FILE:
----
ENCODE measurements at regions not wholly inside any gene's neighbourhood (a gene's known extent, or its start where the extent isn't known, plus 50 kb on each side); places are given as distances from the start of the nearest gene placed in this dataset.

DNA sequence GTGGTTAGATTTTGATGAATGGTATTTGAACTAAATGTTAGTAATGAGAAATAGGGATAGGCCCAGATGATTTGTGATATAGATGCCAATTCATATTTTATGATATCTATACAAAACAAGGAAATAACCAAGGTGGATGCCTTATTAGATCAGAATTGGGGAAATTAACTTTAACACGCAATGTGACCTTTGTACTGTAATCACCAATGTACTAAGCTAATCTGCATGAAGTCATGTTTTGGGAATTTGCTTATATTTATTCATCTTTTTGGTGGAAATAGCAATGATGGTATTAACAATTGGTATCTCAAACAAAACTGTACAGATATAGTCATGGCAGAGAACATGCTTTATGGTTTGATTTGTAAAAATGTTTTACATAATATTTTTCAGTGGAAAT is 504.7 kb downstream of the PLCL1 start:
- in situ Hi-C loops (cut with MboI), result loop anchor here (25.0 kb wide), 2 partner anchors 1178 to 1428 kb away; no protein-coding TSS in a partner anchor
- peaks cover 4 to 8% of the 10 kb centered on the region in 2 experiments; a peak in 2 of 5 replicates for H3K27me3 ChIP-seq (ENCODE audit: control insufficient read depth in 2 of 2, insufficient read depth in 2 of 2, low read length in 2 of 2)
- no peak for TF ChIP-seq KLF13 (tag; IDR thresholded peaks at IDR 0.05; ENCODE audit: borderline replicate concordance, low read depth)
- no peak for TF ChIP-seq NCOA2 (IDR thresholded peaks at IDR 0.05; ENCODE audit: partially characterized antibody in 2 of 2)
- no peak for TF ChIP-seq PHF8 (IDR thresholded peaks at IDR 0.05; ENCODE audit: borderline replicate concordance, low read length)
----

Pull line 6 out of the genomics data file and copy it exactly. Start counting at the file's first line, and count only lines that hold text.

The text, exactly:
- no peak for TF ChIP-seq NCOA2 (IDR thresholded peaks at IDR 0.05; ENCODE audit: partially characterized antibody in 2 of 2)